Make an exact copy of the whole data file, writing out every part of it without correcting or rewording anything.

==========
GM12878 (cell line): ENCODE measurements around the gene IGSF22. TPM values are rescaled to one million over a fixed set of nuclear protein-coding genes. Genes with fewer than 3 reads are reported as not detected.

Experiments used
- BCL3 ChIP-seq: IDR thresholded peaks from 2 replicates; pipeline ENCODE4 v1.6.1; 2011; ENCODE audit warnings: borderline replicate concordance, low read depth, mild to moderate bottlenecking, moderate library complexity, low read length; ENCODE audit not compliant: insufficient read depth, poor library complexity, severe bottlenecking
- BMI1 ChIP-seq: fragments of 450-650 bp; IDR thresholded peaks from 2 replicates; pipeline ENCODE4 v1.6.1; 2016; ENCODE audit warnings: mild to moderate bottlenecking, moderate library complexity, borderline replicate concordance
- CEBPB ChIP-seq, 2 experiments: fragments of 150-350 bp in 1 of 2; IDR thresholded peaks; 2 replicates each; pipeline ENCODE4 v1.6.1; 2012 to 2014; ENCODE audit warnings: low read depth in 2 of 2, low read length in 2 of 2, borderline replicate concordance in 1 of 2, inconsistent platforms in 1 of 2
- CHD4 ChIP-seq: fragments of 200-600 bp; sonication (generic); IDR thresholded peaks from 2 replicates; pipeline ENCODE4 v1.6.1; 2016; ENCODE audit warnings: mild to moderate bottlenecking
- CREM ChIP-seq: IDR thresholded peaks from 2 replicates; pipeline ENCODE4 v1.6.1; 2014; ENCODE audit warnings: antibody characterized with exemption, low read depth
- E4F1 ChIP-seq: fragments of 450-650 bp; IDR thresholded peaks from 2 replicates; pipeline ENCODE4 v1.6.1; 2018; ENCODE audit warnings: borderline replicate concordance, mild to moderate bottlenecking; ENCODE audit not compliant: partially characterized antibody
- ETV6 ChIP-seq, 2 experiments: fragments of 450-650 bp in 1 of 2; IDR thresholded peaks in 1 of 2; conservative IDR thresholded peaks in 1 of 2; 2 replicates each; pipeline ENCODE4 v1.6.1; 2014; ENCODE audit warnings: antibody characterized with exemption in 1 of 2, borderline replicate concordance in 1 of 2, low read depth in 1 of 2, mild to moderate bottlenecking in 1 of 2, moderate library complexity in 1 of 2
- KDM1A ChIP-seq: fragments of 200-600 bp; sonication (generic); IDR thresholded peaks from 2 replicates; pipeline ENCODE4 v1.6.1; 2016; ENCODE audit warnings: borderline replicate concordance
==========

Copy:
GM12878 (cell line): ENCODE measurements around the gene IGSF22. TPM values are rescaled to one million over a fixed set of nuclear protein-coding genes. Genes with fewer than 3 reads are reported as not detected.

Experiments used
- BCL3 ChIP-seq: IDR thresholded peaks from 2 replicates; pipeline ENCODE4 v1.6.1; 2011; ENCODE audit warnings: borderline replicate concordance, low read depth, mild to moderate bottlenecking, moderate library complexity, low read length; ENCODE audit not compliant: insufficient read depth, poor library complexity, severe bottlenecking
- BMI1 ChIP-seq: fragments of 450-650 bp; IDR thresholded peaks from 2 replicates; pipeline ENCODE4 v1.6.1; 2016; ENCODE audit warnings: mild to moderate bottlenecking, moderate library complexity, borderline replicate concordance
- CEBPB ChIP-seq, 2 experiments: fragments of 150-350 bp in 1 of 2; IDR thresholded peaks; 2 replicates each; pipeline ENCODE4 v1.6.1; 2012 to 2014; ENCODE audit warnings: low read depth in 2 of 2, low read length in 2 of 2, borderline replicate concordance in 1 of 2, inconsistent platforms in 1 of 2
- CHD4 ChIP-seq: fragments of 200-600 bp; sonication (generic); IDR thresholded peaks from 2 replicates; pipeline ENCODE4 v1.6.1; 2016; ENCODE audit warnings: mild to moderate bottlenecking
- CREM ChIP-seq: IDR thresholded peaks from 2 replicates; pipeline ENCODE4 v1.6.1; 2014; ENCODE audit warnings: antibody characterized with exemption, low read depth
- E4F1 ChIP-seq: fragments of 450-650 bp; IDR thresholded peaks from 2 replicates; pipeline ENCODE4 v1.6.1; 2018; ENCODE audit warnings: borderline replicate concordance, mild to moderate bottlenecking; ENCODE audit not compliant: partially characterized antibody
- ETV6 ChIP-seq, 2 experiments: fragments of 450-650 bp in 1 of 2; IDR thresholded peaks in 1 of 2; conservative IDR thresholded peaks in 1 of 2; 2 replicates each; pipeline ENCODE4 v1.6.1; 2014; ENCODE audit warnings: antibody characterized with exemption in 1 of 2, borderline replicate concordance in 1 of 2, low read depth in 1 of 2, mild to moderate bottlenecking in 1 of 2, moderate library complexity in 1 of 2
- KDM1A ChIP-seq: fragments of 200-600 bp; sonication (generic); IDR thresholded peaks from 2 replicates; pipeline ENCODE4 v1.6.1; 2016; ENCODE audit warnings: borderline replicate concordance